The arrest incident has since sparked widespread backlash and protests at the Philadelphia store following accusations of racial profiling at the coffee chain.
Starbucks CEO Kevin Johnson arrived in Philadelphia this weekend after video of the arrests gained traction online and activists started protesting at the store.
Johnson met with the two men on Monday and apologized for the incident.
It has led to Starbucks announcing they will close nearly 8,000 of its US stores on May 29 in order to train 175,000 employees on preventing racial discrimination.
The manager who made the 911 call, Holly Hylton, has since 'mutually parted ways' with the coffee chain.
Hylton managed the Center City Philadelphia store for a year.
In 2014, a former co-worker wrote in a Facebook post that she wished Hylton was still in the store to help her translate for customers who only spoke Spanish
Starbucks CEO Kevin Johnson, who is currently in Philadelphia, met with the two men on Monday and apologized for the incident
She previously worked at Chipotle from 2006 to 2010 and Smashburger from 2010 to 2014, according to her social media.
Hylton hails from Dayton, Ohio, but moved to Philadelphia in 2014 for graduate school at LaSalle University. She graduated in December with a masters in Spanish.
In 2014, a former co-worker wrote in a Facebook post that she wished Hylton was still in the store to help her translate for customers who only spoke Spanish.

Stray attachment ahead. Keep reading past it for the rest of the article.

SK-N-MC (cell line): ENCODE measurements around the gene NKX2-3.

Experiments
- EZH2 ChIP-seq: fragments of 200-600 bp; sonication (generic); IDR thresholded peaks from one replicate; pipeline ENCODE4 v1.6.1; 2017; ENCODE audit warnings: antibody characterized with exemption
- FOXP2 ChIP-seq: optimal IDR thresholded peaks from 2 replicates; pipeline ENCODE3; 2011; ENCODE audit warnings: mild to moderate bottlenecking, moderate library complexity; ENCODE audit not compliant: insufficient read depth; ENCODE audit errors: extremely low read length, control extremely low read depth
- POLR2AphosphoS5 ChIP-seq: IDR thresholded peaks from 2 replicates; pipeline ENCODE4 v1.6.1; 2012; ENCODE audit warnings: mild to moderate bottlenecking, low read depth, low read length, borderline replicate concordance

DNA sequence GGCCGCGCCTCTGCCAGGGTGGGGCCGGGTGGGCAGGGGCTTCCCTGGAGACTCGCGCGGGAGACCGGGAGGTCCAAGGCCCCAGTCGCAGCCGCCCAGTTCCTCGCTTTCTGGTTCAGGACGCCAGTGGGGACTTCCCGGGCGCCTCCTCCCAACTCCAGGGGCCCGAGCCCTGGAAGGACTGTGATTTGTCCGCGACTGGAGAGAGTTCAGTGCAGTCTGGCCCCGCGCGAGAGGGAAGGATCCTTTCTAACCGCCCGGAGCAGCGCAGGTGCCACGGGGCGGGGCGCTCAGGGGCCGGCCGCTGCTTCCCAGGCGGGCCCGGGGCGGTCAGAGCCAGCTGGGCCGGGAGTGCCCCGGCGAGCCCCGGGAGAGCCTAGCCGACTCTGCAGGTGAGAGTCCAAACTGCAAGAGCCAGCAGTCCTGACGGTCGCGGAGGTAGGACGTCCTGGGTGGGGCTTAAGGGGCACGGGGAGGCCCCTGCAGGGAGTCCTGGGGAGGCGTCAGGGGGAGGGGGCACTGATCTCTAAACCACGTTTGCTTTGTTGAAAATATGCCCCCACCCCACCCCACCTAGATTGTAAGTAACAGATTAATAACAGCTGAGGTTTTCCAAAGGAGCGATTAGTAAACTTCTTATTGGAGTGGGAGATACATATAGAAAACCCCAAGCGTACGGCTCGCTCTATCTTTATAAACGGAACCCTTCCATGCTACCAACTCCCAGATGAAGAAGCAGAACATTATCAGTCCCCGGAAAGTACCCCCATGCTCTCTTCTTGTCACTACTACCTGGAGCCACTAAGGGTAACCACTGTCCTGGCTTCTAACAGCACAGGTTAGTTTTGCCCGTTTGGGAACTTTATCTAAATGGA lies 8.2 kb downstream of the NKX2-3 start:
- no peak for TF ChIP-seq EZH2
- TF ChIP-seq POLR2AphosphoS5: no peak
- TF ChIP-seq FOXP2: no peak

'Ugggghhh I wish I was there! I took an order the other day in Spanish. We only get Chinese, Japanese, or Arabic speakers here. Rude!' Hylton replied on Facebook.
Hylton had previously claimed that loitering was an ongoing issue in the Philadelphia Starbucks.
She claims one person had once chased her around the shop after she asked them to leave.
A representative for Starbucks said on Monday that she had left the coffee chain 'while there is an internal review pending'.
The CEO has since said it was 'completely inappropriate to engage the police'.
The incident is a major blow to Starbucks' image, since the company has promoted its coffee shops as neighborhood hangouts where anyone is welcome.
Police officers monitor activity outside as protesters demonstrate inside the Starbucks store where the two men were arrested last Thursday
Rev. Gregory Holston, 56, (2nd R) and other Interfaith clergy leaders stage a sit-in at the Center City Starbucks
Local Black Lives Matter activist Asa Khalif, left, stands inside the Starbucks on Sunday demanding that the manager be fired
Police chief says his officers were RIGHT to arrest two black men at a Starbucks because they didn't order anything while waiting for a friend and refused to leave - Do you agree?
Now there's a SECOND video - showing Starbucks employees appearing to racially discriminate against a Black customer. The video, obtained by MTO News, shows a California Starbucks manager REFUSING to allow an African American man named Brandon Ward use of the bathroom - before making a purchase.
When the Brandon confronted the manager and attempted to ask WHY the manager appeared to racially discriminate against him - the manager threatened to have the man arrested.
Here's he video: RIGHT CLICK on VIDEO TO UNMUTE